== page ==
Study Finds High Levels of BPA in Canned Food for Kids

18 October, 2011 at 07:29 | Posted in Body & Mind, Children, Environmental issues, Food, Science, sustainable development | 2 Comments
Tags: , , , , ,

VOA News

The industrial chemical BPA has been used to make hard plastic bottles and the lining of food cans for decades. After studies indicated that the chemical could play a role in cancers, heart disease, and abnormal brain development in children, its use in baby bottles was curtailed in the United States.

The Breast Cancer Fund has now released a report about BPA in canned foods marketed specifically to children.

Rachel Gibson, like many working mothers, wants to feed her children the best food she can find, so for a snack, she chooses organic food in a glass container but still has doubts.

“I am pretty certain that the cap, the lining on this part, probably has bisphenol A in it because there is some sort of epoxy that is used for that,” she said.

Her concern is legitimate—Bisphenol A, or BPA, has been linked to breast and prostate cancer and other diseases in animal studies.

BPA is widely used in plastics and epoxy resins, including the lining of food cans. It has been identified as an endocrine disruptor, which means it affects glands and hormones.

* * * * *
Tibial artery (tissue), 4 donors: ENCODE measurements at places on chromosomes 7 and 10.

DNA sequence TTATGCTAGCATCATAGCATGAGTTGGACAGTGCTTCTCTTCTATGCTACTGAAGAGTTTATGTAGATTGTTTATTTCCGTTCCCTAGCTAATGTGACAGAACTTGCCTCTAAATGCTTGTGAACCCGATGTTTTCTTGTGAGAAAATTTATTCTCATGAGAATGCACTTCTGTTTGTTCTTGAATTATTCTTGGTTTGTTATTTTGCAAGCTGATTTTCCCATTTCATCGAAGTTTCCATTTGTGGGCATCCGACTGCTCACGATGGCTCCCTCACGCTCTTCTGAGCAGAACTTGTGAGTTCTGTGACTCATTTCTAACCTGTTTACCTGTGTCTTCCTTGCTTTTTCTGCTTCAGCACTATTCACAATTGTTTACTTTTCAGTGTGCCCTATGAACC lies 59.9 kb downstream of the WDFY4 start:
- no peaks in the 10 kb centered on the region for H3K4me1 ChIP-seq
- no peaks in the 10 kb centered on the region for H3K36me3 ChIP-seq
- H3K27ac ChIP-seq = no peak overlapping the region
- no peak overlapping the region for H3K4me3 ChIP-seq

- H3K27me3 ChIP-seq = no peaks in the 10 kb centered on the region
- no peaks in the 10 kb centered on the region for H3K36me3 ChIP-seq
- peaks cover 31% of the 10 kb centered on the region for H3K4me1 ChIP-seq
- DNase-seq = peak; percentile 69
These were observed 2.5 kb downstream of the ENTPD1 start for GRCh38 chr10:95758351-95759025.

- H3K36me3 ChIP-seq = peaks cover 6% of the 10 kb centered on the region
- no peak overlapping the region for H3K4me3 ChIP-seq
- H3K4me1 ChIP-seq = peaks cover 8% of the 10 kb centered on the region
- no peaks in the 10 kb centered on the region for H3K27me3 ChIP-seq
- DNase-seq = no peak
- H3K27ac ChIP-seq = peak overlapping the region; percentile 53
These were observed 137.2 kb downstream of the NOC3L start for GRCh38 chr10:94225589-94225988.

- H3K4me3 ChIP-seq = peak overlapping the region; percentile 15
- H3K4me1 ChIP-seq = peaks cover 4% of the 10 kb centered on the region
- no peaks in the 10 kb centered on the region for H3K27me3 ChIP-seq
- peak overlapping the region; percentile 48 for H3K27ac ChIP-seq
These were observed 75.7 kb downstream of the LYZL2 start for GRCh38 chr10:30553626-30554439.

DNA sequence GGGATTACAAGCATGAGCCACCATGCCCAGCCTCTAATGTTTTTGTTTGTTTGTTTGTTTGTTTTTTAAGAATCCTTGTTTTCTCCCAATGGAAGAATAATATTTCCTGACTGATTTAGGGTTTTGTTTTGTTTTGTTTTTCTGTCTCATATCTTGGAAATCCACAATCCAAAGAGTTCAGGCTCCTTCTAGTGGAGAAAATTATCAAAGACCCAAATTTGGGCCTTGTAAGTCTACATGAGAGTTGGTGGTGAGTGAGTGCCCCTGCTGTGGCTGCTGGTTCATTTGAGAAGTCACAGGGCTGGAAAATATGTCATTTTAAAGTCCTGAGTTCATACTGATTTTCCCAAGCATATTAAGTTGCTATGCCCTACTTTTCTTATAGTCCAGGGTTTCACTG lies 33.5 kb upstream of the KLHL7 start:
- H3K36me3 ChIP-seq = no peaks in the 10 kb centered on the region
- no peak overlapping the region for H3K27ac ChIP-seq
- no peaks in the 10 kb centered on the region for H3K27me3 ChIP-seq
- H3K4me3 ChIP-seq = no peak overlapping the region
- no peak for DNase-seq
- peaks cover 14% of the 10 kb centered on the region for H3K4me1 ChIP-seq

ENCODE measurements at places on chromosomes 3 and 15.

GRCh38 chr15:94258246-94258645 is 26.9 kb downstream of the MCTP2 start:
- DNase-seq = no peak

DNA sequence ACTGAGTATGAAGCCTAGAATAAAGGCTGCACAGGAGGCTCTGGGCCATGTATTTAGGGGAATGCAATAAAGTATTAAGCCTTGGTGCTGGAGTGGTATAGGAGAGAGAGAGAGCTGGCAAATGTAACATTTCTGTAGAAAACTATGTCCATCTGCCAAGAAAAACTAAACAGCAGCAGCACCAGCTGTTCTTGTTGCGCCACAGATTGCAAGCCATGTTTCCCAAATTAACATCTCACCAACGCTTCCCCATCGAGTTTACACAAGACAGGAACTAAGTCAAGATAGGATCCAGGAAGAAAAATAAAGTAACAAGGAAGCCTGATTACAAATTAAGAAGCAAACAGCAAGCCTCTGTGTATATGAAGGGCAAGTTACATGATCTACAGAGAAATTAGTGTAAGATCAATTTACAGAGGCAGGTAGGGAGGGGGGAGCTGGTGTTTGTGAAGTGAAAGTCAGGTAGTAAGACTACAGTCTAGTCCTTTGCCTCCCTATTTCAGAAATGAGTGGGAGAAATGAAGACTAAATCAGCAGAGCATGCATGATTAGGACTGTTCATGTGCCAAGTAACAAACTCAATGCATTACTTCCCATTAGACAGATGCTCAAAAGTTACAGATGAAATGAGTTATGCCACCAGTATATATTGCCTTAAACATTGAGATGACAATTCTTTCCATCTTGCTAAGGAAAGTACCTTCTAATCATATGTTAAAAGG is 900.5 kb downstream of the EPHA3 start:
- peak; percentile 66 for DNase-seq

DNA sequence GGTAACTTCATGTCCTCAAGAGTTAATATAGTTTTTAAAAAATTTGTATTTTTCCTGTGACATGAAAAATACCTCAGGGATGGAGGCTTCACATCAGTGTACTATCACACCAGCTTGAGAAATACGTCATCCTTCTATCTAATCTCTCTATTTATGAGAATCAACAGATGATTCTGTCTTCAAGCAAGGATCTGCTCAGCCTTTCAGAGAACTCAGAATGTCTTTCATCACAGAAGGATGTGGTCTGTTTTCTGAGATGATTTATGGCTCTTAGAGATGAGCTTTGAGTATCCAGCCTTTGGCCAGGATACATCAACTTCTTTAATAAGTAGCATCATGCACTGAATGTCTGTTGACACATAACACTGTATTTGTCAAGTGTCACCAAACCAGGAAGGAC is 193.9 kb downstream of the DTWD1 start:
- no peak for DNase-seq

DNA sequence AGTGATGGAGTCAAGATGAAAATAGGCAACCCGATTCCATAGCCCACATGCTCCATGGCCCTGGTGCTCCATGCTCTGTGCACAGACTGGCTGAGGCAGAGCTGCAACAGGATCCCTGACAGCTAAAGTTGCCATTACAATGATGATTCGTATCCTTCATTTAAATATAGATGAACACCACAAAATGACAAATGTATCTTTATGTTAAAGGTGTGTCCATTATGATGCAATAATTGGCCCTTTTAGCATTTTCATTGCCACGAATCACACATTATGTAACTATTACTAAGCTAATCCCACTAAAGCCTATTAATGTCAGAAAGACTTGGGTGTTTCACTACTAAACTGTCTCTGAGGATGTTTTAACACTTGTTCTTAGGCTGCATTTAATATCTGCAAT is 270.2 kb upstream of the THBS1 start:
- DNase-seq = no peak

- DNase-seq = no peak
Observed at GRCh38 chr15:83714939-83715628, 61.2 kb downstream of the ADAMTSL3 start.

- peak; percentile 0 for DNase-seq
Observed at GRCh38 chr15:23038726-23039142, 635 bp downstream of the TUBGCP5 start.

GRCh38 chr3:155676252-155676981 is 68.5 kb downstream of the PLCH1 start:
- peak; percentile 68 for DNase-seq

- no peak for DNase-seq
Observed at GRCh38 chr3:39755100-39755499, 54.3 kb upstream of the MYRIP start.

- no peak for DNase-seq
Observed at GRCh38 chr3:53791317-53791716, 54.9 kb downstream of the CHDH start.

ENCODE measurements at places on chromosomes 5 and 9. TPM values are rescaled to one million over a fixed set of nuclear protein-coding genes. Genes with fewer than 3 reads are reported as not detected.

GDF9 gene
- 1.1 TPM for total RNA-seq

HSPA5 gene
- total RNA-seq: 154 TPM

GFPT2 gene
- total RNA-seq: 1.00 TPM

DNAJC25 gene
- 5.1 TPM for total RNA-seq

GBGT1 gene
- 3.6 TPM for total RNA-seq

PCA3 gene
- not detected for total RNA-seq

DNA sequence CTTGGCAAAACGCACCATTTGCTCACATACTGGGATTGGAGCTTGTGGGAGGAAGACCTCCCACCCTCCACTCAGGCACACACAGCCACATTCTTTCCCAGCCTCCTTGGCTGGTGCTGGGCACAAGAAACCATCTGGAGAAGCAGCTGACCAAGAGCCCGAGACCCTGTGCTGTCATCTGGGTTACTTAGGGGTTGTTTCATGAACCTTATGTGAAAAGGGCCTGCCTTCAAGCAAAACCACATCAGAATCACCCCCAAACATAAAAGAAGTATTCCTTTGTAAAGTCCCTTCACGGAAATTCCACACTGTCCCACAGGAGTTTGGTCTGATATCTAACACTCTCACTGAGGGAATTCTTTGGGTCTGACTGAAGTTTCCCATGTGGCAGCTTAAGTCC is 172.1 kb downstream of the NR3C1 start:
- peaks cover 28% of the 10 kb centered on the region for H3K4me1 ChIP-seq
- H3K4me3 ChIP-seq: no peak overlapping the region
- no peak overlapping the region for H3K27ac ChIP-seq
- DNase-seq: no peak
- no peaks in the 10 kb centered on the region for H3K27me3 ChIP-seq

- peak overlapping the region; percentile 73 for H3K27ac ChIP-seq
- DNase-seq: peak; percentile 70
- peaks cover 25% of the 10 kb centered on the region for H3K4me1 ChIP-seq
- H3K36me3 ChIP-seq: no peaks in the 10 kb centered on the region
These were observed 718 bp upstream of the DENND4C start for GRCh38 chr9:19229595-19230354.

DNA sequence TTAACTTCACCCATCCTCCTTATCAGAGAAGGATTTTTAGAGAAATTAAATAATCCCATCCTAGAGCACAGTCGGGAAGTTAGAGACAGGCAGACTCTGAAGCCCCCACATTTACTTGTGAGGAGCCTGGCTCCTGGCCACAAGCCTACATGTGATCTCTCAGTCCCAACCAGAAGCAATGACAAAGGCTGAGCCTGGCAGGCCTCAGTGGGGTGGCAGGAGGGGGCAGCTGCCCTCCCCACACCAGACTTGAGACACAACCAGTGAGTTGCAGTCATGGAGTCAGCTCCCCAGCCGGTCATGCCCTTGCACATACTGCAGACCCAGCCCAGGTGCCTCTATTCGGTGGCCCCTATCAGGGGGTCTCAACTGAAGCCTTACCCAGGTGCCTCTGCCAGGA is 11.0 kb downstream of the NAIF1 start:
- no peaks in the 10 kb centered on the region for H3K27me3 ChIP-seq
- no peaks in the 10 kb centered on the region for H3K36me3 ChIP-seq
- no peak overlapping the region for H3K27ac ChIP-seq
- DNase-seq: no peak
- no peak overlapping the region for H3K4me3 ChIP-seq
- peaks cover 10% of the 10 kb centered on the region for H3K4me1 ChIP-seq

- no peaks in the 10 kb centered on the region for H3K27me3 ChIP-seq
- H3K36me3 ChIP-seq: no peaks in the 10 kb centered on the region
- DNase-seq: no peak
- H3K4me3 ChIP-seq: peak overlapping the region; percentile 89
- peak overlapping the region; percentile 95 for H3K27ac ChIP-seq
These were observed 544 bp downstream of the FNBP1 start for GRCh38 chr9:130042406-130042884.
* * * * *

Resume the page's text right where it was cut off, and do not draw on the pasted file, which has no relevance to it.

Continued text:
Read more: Study Finds High Levels of BPA in Canned Food for Kids | Health | Epoch Times

Related Articles:




RSS feed for comments on this post. TrackBack URI

  1. Sheffieldpamperedchef reblogged this on Sheffield Pampered Chef and commented: Yet another very good reason to be in control of what you eat!

“What do you think about this?”

Fill in your details below or click an icon to log in: Logo

You are commenting using your account. Log Out / Change )

Twitter picture

You are commenting using your Twitter account. Log Out / Change )

Facebook photo

You are commenting using your Facebook account. Log Out / Change )

Google+ photo

You are commenting using your Google+ account. Log Out / Change )

Connecting to %s

Create a free website or blog at
Entries and comments feeds.